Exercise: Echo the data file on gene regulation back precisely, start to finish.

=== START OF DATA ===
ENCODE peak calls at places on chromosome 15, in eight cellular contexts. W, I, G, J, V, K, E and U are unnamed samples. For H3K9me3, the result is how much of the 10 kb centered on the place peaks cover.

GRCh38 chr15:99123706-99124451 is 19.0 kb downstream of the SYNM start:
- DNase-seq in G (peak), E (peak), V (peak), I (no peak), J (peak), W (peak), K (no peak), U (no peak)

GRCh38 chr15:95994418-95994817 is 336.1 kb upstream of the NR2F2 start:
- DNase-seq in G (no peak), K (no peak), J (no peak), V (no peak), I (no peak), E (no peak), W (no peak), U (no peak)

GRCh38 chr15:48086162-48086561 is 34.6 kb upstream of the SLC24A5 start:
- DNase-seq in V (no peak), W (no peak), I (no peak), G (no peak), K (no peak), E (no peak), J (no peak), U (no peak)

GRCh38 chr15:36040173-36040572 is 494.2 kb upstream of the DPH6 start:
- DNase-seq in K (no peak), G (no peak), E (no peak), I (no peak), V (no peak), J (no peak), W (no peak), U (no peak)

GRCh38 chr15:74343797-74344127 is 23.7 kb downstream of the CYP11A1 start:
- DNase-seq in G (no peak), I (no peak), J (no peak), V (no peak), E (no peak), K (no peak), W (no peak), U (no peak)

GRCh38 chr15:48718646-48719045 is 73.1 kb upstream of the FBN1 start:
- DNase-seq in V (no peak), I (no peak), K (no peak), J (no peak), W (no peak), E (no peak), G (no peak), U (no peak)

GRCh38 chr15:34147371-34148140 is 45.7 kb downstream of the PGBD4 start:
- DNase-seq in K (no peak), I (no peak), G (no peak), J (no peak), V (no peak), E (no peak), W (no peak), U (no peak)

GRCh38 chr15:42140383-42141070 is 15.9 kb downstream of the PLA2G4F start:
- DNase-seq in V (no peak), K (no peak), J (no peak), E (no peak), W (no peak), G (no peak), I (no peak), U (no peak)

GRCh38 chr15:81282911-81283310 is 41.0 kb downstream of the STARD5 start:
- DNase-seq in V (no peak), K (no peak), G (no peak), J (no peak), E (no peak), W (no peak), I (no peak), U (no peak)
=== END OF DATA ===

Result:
ENCODE peak calls at places on chromosome 15, in eight cellular contexts. W, I, G, J, V, K, E and U are unnamed samples. For H3K9me3, the result is how much of the 10 kb centered on the place peaks cover.

GRCh38 chr15:99123706-99124451 is 19.0 kb downstream of the SYNM start:
- DNase-seq in G (peak), E (peak), V (peak), I (no peak), J (peak), W (peak), K (no peak), U (no peak)

GRCh38 chr15:95994418-95994817 is 336.1 kb upstream of the NR2F2 start:
- DNase-seq in G (no peak), K (no peak), J (no peak), V (no peak), I (no peak), E (no peak), W (no peak), U (no peak)

GRCh38 chr15:48086162-48086561 is 34.6 kb upstream of the SLC24A5 start:
- DNase-seq in V (no peak), W (no peak), I (no peak), G (no peak), K (no peak), E (no peak), J (no peak), U (no peak)

GRCh38 chr15:36040173-36040572 is 494.2 kb upstream of the DPH6 start:
- DNase-seq in K (no peak), G (no peak), E (no peak), I (no peak), V (no peak), J (no peak), W (no peak), U (no peak)

GRCh38 chr15:74343797-74344127 is 23.7 kb downstream of the CYP11A1 start:
- DNase-seq in G (no peak), I (no peak), J (no peak), V (no peak), E (no peak), K (no peak), W (no peak), U (no peak)

GRCh38 chr15:48718646-48719045 is 73.1 kb upstream of the FBN1 start:
- DNase-seq in V (no peak), I (no peak), K (no peak), J (no peak), W (no peak), E (no peak), G (no peak), U (no peak)

GRCh38 chr15:34147371-34148140 is 45.7 kb downstream of the PGBD4 start:
- DNase-seq in K (no peak), I (no peak), G (no peak), J (no peak), V (no peak), E (no peak), W (no peak), U (no peak)

GRCh38 chr15:42140383-42141070 is 15.9 kb downstream of the PLA2G4F start:
- DNase-seq in V (no peak), K (no peak), J (no peak), E (no peak), W (no peak), G (no peak), I (no peak), U (no peak)

GRCh38 chr15:81282911-81283310 is 41.0 kb downstream of the STARD5 start:
- DNase-seq in V (no peak), K (no peak), G (no peak), J (no peak), E (no peak), W (no peak), I (no peak), U (no peak)